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7 New Englandy Discoveries at Sun WineFest '13


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Moonlight Meadery: A New England Success Story
Moonlight Meadery Honey Wines - Wild and Frisky

Wild and Frisky are two of the evocatively named honey wines made in New Hampshire by Moonlight Meadery. Both are made with wild mountain blueberries. Frisky, which we preferred, also has a hint of maple syrup.

© 2013 Kim Knox Beckius
The annual Sun WineFest at Mohegan Sun in Uncasville, Connecticut, offers devotees of wine, beer and spirits a chance to sip an incredible variety of intoxicating beverages. 2013 was the fourth straight year I've attended this popular event, and, with my 20something niece as my assistant, I was determined to sample an even larger selection of vintages and brews than usual and to focus on products with a New England connection.

As we picked up our wine glasses at 11 a.m., we were already discussing whether the honey wines made in New Hampshire by Moonlight Meadery might be the ideal WineFest "breakfast." A representative from the meadery overheard us and immediately offered to introduce us to founder and mead maker Michael Fairbrother. I knew vaguely that there was a mead producer in New Hampshire, but until I chatted with Michael, I had no idea what a New England success story his business has become.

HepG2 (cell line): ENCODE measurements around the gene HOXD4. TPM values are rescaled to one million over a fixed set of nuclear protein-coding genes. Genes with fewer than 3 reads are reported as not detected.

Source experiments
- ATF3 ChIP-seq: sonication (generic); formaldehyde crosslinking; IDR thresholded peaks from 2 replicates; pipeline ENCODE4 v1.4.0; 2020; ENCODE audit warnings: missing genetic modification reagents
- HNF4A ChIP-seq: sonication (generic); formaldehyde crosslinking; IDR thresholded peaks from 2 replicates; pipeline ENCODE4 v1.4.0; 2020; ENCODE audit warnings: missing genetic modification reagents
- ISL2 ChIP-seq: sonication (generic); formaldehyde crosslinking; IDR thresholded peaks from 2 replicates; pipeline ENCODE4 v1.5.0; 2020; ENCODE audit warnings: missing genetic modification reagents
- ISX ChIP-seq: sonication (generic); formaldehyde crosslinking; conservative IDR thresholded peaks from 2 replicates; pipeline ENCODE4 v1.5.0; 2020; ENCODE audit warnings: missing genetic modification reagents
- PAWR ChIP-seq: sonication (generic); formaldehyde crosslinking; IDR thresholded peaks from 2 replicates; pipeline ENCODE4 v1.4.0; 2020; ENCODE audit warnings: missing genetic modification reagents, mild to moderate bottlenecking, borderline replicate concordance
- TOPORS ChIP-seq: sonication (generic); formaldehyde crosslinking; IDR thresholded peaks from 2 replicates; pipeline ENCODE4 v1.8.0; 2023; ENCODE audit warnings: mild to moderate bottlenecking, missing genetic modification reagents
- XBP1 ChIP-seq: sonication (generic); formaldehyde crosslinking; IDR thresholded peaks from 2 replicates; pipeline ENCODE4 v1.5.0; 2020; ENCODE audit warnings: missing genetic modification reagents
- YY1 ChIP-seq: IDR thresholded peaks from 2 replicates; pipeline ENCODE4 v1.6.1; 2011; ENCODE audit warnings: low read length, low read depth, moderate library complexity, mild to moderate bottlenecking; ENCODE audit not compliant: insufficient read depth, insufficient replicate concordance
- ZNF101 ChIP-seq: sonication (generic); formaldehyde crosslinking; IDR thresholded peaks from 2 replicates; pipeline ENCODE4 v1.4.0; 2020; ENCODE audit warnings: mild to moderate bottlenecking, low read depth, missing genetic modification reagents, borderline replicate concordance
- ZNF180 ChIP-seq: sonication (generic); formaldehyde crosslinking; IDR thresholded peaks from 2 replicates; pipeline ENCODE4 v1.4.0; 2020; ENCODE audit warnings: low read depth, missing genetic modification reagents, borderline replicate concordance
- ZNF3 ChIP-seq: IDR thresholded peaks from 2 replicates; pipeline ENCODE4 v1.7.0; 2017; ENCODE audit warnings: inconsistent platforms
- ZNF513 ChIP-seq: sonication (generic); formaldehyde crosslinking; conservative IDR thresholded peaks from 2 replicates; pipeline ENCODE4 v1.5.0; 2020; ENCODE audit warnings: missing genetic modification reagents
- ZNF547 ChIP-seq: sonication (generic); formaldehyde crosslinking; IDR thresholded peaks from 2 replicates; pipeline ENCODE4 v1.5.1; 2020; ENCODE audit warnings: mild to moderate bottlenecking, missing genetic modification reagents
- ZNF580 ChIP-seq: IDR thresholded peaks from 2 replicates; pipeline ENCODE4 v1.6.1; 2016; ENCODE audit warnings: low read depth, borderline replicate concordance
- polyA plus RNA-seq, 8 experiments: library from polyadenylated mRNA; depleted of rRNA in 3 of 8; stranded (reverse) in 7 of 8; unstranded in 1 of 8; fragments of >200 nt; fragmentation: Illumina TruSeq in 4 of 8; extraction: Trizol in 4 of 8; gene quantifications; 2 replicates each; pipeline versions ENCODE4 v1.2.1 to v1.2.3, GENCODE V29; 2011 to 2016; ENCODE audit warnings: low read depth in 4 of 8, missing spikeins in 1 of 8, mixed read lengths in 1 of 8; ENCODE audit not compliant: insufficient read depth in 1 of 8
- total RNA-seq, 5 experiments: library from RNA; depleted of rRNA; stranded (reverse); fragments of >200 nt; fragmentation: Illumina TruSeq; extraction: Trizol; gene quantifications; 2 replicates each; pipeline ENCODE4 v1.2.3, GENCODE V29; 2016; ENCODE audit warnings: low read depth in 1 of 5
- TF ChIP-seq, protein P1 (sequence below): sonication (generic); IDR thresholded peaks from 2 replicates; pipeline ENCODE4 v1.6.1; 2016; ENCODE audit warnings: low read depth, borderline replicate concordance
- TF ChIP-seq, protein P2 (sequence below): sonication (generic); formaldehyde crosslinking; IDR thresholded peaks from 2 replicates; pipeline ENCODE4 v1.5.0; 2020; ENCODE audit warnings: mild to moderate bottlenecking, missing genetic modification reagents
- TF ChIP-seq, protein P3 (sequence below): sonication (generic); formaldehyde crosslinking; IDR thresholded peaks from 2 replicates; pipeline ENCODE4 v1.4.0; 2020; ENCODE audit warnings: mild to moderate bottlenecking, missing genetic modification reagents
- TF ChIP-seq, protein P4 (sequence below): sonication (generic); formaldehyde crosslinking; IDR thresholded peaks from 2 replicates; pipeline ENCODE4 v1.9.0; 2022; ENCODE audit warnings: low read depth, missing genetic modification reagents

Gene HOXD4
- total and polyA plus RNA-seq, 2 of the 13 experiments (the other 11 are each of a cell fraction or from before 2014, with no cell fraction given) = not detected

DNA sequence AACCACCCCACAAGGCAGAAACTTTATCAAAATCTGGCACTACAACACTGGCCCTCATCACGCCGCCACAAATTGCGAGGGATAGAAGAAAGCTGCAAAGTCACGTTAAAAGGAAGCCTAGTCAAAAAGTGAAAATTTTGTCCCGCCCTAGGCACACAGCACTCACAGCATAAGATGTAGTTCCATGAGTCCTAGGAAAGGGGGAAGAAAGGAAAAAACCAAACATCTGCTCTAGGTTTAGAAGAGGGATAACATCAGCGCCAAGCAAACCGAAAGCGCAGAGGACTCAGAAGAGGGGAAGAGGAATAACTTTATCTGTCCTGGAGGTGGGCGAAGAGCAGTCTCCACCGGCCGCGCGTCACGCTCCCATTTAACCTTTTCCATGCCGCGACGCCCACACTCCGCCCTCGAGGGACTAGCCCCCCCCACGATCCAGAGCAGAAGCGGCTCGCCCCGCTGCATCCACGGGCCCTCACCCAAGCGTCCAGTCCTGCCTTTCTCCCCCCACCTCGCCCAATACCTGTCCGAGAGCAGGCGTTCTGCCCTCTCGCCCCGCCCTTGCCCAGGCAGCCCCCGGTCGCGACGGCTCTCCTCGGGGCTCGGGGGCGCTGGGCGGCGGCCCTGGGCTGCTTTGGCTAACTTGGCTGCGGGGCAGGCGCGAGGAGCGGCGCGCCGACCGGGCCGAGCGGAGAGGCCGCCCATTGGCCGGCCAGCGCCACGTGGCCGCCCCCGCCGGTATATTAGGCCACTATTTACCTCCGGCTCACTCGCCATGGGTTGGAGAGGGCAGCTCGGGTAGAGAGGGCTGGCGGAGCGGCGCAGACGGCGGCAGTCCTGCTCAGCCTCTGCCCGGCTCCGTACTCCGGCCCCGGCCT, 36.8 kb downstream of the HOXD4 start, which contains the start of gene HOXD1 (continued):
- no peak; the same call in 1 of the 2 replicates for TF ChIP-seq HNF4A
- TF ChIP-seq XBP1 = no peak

Older than wine, older than beer--mead is the oldest fermented beverage. But Moonlight Meadery was only started two years ago--in Fairbrother's garage. The former software developer finally quit his day job as the business exploded: He now distributes more than 64 varieties of mead in 23 states and has shipped as far as Australia. And Moonlight Meadery in Londonderry, New Hampshire, is open seven days a week for tastings, tours and sales.

If you think all wines made from honey are sickeningly sweet, the short retort is: You're wrong. But don't get me wrong: We were surprised, too! Fairbrother told us his favorite potion is award-winning Desire: a complex blend of blueberries, black cherries and black currants. We were partial to Kurt's Apple Pie, a spicy cyser made with local apple cider, Madagascar-bourbon vanilla and Vietnamese cinnamon spice. We even tasted a mead called Utopian that is aged and fermented in Samuel Adams Utopias casks and tastes like a fine cognac or sherry. The fun names make these New England-made meads perfect for gift-giving. A pilgrimage to the meadery is now on my must-do list.

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